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How sexual abusers can earn their way back into Jewish communal spaces

Recently, there has been renewed discussion in Jewish communal spaces of men, once prominent in Jewish life but removed from it because of revelations of serial sexual abuse of women. The men — the journalist Ari Shavit, the writer Leon Wieseltier, and the social scientist Steven M. Cohen — have all expressed some regret, while not admitting the full extent of their abuse, perpetrated over many years, and neither have they taken full, unconditional responsibility for it.

Instead, we have seen worrying signs that these men are being normalized and re-admitted to Jewish public space on the basis of nothing more than the passage of some time. While just today, eJewishPhilanthropy announced, admirably, that it would not be publishing Cohen’s work, a newly-published book, edited by Michael Marmur and David Ellenson, includes an essay co-authored by Cohen, a disturbing addition which adds to the concern we have expressed about a forthcoming book, edited by Yehuda Kurtzer and Claire Sufrin, which elevates the work of Shavit, Wieseltier, and Cohen to “canonical” status (Kurtzer and Sufrin said they address the issue in the introduction).

We are concerned that a standard is being set of “business as usual” with sexual predators who are professionals, without their having undertaken serious measures of rehabilitation or acts of t’shuva.

Does the passage of time since revelations of abuse itself suffice for abusers to re-enter Jewish public life? Should some time, on its own — in the cases just cited, about two years — be all that is required before the presence of abusers in Jewish public space is normalized and they take their seats alongside regular people, even, quite possibly, their victims?

On the other hand, should they be kept in “purgatory,” as some have called it, indefinitely? Doesn’t Judaism put primacy on sincere repentance and the ability of the wrongdoer, having done such repentance, to start afresh? What about the loss of their professional contributions, if such a restart is not allowed? What about their careers, their incomes?

This is an important issue that merits concrete proposals, a communal standard, and a policy. As members of the steering committee of the Committee on Ethics in Jewish Leadership, an organization we founded in 2016 after a number of ethical breaches by Jewish leaders which we felt made a mockery of Jewish values, here is our proposal. These men should:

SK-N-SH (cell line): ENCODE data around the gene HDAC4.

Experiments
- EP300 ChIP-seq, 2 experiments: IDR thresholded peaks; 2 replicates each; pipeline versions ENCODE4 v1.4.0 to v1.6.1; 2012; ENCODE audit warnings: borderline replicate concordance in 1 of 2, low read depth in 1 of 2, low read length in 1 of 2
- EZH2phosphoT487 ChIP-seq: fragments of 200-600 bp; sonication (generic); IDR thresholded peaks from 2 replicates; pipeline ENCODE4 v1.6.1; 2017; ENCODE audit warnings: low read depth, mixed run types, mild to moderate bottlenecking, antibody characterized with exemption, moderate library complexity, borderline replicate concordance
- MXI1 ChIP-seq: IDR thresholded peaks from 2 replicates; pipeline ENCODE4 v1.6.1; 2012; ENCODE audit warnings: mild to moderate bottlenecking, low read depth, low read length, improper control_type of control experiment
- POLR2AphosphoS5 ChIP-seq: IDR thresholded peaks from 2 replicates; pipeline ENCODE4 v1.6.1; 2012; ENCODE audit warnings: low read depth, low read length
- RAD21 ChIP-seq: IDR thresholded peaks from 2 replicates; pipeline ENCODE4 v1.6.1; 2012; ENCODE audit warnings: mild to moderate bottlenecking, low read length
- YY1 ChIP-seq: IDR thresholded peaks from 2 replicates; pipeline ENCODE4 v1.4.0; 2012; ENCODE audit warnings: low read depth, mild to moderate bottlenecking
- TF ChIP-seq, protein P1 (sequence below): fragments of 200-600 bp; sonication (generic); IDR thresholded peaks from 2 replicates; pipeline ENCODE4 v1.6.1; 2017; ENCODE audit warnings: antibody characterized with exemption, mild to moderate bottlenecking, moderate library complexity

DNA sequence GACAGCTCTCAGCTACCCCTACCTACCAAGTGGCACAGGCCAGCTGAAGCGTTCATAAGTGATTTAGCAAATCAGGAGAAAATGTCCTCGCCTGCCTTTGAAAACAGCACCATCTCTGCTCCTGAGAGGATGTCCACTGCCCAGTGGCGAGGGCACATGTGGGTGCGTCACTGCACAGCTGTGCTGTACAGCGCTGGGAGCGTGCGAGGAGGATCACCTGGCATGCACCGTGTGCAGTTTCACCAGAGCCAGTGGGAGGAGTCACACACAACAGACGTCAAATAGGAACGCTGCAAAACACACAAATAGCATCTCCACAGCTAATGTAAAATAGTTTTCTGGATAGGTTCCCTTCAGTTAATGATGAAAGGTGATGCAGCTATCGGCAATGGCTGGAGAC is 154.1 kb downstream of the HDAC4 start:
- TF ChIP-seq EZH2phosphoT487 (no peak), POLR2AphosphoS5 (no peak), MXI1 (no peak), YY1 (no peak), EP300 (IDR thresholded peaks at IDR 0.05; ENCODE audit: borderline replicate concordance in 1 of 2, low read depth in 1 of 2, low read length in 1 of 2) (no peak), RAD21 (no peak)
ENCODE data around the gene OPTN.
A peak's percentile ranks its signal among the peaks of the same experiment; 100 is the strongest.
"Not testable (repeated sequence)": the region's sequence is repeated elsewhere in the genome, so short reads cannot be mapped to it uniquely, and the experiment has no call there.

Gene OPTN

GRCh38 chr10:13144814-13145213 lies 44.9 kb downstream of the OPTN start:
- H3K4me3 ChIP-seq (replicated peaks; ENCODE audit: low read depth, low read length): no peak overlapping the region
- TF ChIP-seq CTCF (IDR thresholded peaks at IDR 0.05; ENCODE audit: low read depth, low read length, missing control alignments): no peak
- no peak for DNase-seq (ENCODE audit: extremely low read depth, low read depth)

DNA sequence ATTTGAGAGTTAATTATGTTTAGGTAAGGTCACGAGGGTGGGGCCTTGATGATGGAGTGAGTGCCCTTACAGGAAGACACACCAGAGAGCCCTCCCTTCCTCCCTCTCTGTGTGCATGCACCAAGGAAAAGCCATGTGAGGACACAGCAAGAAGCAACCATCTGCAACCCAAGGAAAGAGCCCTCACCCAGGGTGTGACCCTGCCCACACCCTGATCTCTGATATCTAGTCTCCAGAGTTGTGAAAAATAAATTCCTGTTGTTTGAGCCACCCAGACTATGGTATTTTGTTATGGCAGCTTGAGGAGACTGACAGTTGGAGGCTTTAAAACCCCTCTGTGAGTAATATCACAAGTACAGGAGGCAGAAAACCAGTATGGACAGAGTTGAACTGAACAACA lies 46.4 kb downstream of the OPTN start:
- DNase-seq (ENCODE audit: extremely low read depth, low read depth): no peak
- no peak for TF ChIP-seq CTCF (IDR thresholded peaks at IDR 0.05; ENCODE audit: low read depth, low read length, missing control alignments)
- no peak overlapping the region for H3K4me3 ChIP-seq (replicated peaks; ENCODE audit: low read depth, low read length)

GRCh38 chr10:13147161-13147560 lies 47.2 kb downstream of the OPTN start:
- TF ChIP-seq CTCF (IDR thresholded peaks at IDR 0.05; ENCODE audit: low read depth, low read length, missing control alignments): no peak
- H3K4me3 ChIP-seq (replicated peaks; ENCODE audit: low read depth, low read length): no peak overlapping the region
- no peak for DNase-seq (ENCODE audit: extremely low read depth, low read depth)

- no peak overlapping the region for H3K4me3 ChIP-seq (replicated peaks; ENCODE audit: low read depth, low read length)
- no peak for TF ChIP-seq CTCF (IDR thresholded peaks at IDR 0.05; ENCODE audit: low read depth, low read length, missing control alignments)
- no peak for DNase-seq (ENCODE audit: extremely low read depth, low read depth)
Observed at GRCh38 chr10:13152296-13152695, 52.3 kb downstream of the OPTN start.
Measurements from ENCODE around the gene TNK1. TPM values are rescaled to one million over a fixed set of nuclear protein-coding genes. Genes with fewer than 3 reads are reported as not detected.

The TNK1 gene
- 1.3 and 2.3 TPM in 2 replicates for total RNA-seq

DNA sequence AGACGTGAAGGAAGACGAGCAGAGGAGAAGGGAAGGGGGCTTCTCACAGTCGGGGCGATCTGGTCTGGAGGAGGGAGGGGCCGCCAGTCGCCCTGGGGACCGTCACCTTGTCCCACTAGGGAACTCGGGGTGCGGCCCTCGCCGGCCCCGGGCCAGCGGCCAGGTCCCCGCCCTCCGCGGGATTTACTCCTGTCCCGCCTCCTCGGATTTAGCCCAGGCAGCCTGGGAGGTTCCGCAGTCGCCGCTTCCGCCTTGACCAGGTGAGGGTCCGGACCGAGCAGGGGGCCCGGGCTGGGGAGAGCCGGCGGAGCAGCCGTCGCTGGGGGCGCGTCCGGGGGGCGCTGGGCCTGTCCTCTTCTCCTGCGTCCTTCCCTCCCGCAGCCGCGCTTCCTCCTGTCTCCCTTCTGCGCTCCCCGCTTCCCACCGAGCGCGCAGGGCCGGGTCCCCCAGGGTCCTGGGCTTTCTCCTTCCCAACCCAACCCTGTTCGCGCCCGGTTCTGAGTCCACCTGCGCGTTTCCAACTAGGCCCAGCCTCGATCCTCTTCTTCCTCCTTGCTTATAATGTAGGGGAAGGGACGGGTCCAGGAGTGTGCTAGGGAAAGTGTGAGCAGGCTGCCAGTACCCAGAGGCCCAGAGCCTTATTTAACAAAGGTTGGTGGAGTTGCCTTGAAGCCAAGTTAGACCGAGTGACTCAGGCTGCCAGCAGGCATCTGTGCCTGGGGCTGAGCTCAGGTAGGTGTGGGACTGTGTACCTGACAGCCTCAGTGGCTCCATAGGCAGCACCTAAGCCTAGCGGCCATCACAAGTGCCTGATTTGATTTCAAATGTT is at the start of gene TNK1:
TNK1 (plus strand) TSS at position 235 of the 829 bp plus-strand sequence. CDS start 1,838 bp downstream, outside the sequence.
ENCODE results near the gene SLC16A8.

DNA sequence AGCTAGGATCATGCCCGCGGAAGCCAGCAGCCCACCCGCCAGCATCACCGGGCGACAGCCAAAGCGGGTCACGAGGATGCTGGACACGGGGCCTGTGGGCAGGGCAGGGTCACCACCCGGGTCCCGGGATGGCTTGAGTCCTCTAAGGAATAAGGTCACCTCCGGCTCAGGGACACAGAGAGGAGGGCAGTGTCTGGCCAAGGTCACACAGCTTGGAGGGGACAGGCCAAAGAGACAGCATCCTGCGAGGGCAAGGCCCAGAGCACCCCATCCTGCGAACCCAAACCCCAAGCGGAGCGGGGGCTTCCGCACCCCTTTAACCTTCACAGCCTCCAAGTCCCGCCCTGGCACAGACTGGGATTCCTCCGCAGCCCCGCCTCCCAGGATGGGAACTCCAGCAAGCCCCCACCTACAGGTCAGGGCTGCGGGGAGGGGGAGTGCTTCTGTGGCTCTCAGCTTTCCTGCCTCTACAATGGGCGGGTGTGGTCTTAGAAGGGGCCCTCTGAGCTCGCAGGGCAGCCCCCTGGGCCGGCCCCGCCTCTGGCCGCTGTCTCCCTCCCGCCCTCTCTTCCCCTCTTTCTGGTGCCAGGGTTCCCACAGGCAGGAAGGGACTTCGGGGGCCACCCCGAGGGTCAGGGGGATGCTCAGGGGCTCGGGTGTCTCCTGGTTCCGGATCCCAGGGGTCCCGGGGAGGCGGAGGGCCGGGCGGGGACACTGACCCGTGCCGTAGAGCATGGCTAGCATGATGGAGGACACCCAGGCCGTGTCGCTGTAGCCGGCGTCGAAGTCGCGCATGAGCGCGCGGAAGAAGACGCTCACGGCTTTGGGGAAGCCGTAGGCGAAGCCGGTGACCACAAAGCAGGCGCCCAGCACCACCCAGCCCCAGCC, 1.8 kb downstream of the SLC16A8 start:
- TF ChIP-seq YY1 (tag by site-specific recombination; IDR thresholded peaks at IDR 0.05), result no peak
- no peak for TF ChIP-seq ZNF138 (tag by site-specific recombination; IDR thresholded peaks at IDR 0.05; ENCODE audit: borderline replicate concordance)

— Make full admission of their abuse, without naming victims but with naming places and periods of time in which the abuse occurred.

— Take full and categorical responsibility for their actions. There can be no alleging that the behavior was “misunderstood,” simply part of “the culture of the place,” “harmless fun,” or “consensual.” There can be no rationalization whatsoever for it.

— Make a full, unconditional apology to all the victims, not only those who have come forward to report the abuse. There can be no dodging with claims such as “any harm was unintentional,” or with the pseudo-apology, “I am sorry if you feel harmed.” Abusers must take ownership of their behavior, in unambiguous, “I” statements, with categorical apology.

— They can make no statements that minimize the harm, such as, “But I gave her a good recommendation,” or, “But we were friendly afterwards.” No “buts.” Women or men for that matter, who merit recommendations and jobs should not have to pay for that by enduring sexual or any other kind of abuse.

— Finally, abusers must make appropriate restitution.

This can include such actions as non-profit speaking tours, in which the sole topic would be their abuse, the presumptions that underlay it, their recognition of the injury they caused, and, given their insiders’ experience as abusers, what can be done to prevent sexual abuse in the professional sphere. Any funds taken in on such tours would have to be donated to victims or to organizations that help victims of sexual abuse and work to prevent it.

Since some of the admitted sexual abusers in the Jewish world are published authors, they might write books addressing their abuse, with any profits deriving from this donated to victims or such organizations. Should book royalties not amount to sums in at least five digits, the authors could make a significant financial contribution of their own, similarly directed. All this would be similar in spirit to “Son of Sam” laws, which prevent wrongdoers from profiting from their misdeeds.

Abusers who are serious and sincere about rehabilitation and growth and not just escaping what some have decried as “purgatory,” can consult about these and possible other steps they might take with specialists who treat abusive men.

Rabbinic sources stipulate that repentance is a serious business, requiring specific and substantive acts. Enacting the steps listed above would establish that abusers seek not simply return to prominence and to well-paid work after the mere passage of time for “it” to all blow over, but an opportunity to demonstrate genuine contrition and credibility about the abuse not recurring.

Sexual predation is a serious offense that leaves lifelong scars in the lives of victims, including stunted careers and financial loss, and loss to the community as a whole of the victims’ talents. Until and unless sexual abusers demonstrate worthiness for re-entry, the community’s priority must be on victims and on assuring that Jewish communal space enforces zero tolerance of sexual abuse and for unrepentant abusers.

Prof. Rafael Medoff and Dr. Shulamit Magnus are historians and members of the steering committee of the Committee on Ethics in Jewish Leadership.

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